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March april 2012


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March april 2012

  1. 1. CITY SCHOOL DISTRICT OF ALBANY ter l te ch Newslet Instructiona Volume 11 Issue 7 March/April 2012Spring Happenings May 15– continuing Inside this issue:For the next fewTuesdays we will be PBL projects. You can email her at World War I 2working on how to Reading is good for you 3,5,6get something set up If you would like to spa- Using Polling 4for Project Based attend please just let Storybird 4Learning. us know. There is always room for oneHere is a brief sched- more!ule in case youwould like to join us. Just let us know youApril 17– Setting up are coming as we al-a project ways have food. Just drop us an email.May1– Weebly Sandy is located at Abrookin now inMay 8– Finishing Room A09 which isWeebly Pages where support group is held.InstagrokThose who have good but for educa- os, and even quizzes. Iknown me a long tors I think I might think the potential for thetime can remember have found its re- classroom and students iswhen Google came placement. I put in limitless! This is probablyout I thought it was terms like American my new favorite!the greatest thing on Revolution, and I gotthe planet. It still is websites, facts, vide-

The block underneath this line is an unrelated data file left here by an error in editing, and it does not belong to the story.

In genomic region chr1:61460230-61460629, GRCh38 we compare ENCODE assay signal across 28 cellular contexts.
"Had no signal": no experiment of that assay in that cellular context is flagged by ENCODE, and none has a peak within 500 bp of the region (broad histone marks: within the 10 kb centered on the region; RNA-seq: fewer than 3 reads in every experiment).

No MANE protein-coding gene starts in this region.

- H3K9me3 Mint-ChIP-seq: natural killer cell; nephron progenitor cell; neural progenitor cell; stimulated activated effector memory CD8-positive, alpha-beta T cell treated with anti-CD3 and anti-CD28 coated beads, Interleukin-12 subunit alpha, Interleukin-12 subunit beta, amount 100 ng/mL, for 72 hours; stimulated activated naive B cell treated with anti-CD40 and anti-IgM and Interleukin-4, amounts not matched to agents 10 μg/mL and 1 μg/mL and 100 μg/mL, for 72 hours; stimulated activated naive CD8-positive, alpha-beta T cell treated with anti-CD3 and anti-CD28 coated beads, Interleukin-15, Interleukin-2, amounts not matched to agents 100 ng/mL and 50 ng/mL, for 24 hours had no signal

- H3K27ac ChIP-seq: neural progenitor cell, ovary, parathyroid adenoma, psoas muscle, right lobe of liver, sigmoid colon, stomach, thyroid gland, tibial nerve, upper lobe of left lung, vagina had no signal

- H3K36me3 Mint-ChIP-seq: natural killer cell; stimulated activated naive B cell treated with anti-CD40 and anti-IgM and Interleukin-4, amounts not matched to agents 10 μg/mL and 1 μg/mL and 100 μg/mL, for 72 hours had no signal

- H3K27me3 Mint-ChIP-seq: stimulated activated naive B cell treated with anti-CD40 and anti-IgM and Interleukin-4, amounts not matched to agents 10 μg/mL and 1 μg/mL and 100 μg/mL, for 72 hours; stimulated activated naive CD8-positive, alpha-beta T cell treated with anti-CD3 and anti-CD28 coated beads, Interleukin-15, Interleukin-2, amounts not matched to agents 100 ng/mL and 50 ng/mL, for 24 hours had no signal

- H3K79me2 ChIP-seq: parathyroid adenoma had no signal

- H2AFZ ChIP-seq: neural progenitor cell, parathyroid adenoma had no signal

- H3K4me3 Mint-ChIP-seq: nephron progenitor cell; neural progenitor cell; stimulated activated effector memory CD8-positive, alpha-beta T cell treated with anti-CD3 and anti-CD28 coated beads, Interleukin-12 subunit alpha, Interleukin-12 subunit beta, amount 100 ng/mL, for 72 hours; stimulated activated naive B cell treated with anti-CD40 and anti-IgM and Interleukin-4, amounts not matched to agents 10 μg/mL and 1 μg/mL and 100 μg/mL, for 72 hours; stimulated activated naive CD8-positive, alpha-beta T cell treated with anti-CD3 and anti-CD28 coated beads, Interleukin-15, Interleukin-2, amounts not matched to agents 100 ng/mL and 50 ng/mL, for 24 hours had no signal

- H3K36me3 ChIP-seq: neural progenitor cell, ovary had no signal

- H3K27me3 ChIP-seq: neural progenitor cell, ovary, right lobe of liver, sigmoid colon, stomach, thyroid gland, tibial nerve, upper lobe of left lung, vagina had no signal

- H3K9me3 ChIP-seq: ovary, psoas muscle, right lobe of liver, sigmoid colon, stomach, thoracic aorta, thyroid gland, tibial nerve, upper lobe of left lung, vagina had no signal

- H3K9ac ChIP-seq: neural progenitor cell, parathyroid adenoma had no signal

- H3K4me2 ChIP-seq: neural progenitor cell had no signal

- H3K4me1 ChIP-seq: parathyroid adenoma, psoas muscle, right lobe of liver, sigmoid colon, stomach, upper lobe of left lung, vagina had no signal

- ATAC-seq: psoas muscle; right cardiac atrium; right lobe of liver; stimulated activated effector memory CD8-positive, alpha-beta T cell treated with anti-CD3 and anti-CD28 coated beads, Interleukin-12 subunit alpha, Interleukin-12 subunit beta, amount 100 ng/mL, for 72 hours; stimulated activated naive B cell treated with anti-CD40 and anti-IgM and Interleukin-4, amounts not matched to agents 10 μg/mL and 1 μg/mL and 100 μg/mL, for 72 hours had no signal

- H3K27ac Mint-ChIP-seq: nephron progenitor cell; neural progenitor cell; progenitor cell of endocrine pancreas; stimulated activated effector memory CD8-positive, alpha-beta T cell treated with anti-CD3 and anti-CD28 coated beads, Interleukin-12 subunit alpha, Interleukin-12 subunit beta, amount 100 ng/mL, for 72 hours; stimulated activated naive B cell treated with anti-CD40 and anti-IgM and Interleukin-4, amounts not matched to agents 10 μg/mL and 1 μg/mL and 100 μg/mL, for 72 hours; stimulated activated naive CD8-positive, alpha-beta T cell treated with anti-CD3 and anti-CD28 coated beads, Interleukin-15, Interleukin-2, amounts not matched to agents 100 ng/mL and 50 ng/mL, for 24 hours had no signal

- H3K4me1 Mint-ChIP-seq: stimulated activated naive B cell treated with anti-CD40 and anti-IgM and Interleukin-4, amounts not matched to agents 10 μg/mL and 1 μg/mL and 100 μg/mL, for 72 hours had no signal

2. 2. PAGE 2 INSTRUCTIONAL TECH NEWSLETTER World war I Once again this section graphic site that had interactive get a detailed outline of the comes from your re- maps, outlines and other valua- event. This site may be good quests. I hope you find ble resources. for students who have to re- the links useful. The search a topic on World War I. http:// links run the gambit http:// from those geared to- education/multimedia/interactive/ ward younger students pearl-harbor/?ar_a=1 FWW.htm to those geared to high school students. The in- formation is useful for teachers across the PBS continues to have some of This is another comprehensive board. the best resources out there. site that would be useful for re- search. http:// The BBC site has great clips and a perspective ww1.htm Causes of World War I that is worth taking a look at. WW1/causes.htm This site looks at the role of history/worldwars/wwone/ women in World War I. This site talks about the role of African American soldiers in What_did_women_do_in_World_ BBC School is a site War_1 World War I. worth looking at. The site has an excellent sec- tion on true stories from aaohtml/exhibit/aopart7.html different perspectives. This site is definitely worth a look. At first glance this site doesn’t appear to have much. Howev- schools/worldwarone/ er, each link has a great deal of information. For example, if you click on chronology, a list of dates and topics comes up. Remembering Pearl Har- Once you click on the topic you bor is a National Geo-